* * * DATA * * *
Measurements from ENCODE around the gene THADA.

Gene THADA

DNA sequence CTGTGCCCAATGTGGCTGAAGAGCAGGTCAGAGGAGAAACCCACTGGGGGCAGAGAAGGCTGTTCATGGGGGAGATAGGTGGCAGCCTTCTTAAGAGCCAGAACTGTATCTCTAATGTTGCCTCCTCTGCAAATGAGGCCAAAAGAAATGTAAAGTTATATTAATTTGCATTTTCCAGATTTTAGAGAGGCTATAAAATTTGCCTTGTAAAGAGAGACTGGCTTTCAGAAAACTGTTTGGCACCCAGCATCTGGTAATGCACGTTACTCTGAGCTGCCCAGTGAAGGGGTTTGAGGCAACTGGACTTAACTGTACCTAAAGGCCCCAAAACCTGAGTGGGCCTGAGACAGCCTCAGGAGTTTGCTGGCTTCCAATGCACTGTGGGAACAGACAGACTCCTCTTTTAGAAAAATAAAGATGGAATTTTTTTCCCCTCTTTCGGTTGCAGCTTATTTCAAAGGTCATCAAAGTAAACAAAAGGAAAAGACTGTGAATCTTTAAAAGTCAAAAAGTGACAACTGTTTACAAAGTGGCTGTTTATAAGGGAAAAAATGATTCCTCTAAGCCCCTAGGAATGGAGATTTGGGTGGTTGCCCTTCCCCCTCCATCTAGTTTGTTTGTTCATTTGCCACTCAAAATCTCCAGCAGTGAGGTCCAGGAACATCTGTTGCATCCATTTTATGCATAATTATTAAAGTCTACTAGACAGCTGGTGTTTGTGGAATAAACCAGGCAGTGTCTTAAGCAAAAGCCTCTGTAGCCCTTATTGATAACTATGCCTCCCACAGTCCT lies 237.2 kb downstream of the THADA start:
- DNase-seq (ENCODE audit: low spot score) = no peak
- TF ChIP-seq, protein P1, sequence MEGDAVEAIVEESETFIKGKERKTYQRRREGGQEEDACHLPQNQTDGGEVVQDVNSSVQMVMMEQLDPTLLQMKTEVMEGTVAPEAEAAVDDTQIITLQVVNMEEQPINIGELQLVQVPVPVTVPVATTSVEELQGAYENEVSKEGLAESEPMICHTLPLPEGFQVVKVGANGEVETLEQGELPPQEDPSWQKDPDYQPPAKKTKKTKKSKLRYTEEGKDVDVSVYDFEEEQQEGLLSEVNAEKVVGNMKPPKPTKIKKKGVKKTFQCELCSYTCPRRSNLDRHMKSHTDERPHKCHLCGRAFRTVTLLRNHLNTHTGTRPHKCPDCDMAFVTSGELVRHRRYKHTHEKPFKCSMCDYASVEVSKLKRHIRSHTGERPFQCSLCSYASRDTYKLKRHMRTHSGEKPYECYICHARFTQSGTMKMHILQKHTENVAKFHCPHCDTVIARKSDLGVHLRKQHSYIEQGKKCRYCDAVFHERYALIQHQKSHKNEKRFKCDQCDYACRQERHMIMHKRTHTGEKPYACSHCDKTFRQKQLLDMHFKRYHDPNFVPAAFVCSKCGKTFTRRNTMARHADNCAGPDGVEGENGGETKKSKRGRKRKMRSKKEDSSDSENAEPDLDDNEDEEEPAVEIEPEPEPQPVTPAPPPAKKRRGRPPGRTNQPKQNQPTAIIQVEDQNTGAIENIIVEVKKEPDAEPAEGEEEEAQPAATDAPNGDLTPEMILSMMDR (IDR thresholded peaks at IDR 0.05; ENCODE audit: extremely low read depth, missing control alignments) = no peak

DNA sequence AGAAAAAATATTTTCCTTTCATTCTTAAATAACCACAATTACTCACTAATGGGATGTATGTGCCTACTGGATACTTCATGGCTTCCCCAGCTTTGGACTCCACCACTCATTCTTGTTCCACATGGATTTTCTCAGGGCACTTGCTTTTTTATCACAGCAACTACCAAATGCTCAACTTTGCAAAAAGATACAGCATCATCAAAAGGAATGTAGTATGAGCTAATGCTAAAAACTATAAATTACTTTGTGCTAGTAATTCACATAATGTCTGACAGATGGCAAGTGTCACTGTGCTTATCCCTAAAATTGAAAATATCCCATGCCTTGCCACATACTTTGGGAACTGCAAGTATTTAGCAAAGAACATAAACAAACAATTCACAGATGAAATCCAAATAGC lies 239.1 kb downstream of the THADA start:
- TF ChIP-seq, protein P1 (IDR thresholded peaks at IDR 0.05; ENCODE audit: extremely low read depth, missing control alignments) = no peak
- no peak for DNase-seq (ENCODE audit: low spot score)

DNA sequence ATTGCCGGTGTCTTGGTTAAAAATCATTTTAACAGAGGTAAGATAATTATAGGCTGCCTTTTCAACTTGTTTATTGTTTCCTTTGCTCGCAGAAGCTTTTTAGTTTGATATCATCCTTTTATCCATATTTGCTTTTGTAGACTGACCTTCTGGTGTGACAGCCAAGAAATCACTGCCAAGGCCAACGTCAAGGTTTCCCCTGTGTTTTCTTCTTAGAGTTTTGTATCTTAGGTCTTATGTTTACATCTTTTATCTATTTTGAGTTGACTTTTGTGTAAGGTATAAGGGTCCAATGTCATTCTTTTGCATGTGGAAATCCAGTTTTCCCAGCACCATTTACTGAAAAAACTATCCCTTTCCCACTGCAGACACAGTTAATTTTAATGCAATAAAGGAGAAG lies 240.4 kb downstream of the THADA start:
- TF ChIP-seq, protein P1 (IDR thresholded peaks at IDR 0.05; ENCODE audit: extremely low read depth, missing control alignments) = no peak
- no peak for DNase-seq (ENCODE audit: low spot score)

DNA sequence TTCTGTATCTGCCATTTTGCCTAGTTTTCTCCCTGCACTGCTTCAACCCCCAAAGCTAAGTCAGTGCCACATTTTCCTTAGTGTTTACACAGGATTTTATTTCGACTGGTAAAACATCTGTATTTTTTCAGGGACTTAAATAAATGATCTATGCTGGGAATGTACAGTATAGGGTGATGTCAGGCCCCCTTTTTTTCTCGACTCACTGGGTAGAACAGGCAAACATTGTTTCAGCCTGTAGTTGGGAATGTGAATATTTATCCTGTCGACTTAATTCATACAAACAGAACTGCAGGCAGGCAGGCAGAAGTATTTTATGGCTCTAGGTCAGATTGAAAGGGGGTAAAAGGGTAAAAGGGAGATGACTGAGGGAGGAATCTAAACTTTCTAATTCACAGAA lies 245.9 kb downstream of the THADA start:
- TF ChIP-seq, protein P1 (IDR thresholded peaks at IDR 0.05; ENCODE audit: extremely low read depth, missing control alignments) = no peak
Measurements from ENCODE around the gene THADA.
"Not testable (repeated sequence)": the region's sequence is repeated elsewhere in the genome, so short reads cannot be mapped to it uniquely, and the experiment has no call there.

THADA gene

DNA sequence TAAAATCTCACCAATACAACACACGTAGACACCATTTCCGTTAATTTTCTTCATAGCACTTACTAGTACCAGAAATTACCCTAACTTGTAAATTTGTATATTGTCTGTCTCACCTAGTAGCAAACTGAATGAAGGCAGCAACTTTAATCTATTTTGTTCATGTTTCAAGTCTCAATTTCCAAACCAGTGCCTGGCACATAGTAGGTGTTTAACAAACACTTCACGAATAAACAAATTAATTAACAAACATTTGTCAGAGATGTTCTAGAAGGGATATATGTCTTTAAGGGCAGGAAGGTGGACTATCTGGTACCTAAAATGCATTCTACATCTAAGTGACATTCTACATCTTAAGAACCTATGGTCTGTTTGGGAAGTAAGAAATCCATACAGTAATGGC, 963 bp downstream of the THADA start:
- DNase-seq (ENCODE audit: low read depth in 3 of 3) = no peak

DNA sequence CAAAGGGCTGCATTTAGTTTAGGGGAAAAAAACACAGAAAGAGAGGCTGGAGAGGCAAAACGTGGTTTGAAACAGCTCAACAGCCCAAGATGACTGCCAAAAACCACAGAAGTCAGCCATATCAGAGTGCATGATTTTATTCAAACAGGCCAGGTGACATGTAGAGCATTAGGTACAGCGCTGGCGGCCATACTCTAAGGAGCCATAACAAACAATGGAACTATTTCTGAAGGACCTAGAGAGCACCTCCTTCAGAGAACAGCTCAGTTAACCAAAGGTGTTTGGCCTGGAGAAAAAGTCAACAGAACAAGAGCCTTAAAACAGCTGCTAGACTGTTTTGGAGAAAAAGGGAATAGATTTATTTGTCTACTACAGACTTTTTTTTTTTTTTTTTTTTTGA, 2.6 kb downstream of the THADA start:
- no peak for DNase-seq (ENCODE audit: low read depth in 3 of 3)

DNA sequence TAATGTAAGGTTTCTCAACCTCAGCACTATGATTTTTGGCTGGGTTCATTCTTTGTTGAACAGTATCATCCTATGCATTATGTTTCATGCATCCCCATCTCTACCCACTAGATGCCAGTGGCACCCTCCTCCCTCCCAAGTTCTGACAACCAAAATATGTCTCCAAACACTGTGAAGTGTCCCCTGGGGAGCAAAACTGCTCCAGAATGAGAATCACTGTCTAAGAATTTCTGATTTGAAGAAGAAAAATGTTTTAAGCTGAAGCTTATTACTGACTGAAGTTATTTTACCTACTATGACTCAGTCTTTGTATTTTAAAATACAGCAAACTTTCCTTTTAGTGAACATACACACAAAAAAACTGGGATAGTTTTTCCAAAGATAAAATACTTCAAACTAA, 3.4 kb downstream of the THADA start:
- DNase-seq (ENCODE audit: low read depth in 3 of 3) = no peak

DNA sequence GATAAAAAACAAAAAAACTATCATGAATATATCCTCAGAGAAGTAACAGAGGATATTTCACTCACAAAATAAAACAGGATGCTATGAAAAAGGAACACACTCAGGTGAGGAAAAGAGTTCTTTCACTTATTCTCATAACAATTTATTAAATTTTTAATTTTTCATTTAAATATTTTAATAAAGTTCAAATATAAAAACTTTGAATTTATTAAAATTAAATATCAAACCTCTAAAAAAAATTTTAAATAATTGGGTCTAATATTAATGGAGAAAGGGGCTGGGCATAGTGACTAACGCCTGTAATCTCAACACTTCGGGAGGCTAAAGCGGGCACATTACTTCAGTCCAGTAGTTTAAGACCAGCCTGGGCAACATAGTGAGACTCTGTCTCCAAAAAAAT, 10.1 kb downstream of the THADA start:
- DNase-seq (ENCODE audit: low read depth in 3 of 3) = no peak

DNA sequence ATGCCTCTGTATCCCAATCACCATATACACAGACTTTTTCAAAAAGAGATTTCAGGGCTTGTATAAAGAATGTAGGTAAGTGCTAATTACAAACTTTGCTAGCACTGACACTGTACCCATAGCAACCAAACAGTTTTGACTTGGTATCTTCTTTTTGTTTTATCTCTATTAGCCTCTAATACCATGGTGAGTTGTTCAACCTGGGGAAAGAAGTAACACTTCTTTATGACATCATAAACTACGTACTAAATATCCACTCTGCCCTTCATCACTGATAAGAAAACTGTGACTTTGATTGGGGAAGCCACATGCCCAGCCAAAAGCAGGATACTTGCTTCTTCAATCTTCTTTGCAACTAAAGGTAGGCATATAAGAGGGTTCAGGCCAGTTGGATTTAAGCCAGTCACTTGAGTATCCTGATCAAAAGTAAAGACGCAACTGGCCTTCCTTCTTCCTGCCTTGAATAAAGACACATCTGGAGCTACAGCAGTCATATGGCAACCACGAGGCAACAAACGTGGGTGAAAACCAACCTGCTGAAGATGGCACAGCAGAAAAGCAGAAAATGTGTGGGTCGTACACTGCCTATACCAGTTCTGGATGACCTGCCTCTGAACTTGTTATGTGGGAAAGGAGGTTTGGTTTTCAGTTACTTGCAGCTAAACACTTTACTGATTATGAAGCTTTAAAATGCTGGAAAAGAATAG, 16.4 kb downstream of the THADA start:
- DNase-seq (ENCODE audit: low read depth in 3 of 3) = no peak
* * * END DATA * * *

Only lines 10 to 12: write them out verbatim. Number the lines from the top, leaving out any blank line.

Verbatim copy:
- TF ChIP-seq, protein P1 (IDR thresholded peaks at IDR 0.05; ENCODE audit: extremely low read depth, missing control alignments) = no peak
- no peak for DNase-seq (ENCODE audit: low spot score)

DNA sequence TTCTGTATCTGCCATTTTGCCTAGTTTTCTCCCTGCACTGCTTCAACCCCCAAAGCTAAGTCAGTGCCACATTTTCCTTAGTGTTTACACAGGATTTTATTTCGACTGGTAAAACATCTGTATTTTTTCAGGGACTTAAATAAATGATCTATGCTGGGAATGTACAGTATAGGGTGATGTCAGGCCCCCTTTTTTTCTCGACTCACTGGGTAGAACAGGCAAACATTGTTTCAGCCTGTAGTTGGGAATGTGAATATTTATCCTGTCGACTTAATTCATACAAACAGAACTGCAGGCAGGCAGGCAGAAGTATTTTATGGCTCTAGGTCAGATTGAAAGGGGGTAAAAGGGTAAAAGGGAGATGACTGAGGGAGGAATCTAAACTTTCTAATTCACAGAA lies 245.9 kb downstream of the THADA start: